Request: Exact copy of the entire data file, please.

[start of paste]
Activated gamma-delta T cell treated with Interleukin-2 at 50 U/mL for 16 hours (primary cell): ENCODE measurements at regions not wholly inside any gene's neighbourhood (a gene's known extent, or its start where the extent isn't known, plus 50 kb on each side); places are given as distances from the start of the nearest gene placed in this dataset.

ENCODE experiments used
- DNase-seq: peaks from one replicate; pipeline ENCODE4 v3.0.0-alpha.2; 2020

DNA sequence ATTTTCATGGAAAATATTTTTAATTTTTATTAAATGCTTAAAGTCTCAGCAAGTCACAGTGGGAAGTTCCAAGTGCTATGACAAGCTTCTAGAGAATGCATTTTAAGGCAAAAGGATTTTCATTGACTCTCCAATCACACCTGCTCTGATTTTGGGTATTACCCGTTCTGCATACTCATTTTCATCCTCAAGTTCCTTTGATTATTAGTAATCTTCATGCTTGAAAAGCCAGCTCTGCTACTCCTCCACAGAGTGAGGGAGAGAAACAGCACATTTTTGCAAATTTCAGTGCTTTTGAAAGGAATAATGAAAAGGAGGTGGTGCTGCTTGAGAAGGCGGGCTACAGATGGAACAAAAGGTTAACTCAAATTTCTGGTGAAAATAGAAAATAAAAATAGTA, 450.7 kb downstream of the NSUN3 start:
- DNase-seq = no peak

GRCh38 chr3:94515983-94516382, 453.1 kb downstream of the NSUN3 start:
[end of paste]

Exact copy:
Activated gamma-delta T cell treated with Interleukin-2 at 50 U/mL for 16 hours (primary cell): ENCODE measurements at regions not wholly inside any gene's neighbourhood (a gene's known extent, or its start where the extent isn't known, plus 50 kb on each side); places are given as distances from the start of the nearest gene placed in this dataset.

ENCODE experiments used
- DNase-seq: peaks from one replicate; pipeline ENCODE4 v3.0.0-alpha.2; 2020

DNA sequence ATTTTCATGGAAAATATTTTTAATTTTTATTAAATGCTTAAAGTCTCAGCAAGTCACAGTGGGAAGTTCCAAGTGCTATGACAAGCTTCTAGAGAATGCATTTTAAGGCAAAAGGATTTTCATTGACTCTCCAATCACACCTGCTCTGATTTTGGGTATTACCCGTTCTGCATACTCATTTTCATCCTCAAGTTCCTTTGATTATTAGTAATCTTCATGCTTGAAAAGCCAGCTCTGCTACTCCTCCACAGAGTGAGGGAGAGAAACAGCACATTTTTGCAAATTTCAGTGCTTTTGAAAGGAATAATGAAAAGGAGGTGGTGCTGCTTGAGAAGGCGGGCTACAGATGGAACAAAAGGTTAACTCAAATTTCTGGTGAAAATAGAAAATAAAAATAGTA, 450.7 kb downstream of the NSUN3 start:
- DNase-seq = no peak

GRCh38 chr3:94515983-94516382, 453.1 kb downstream of the NSUN3 start: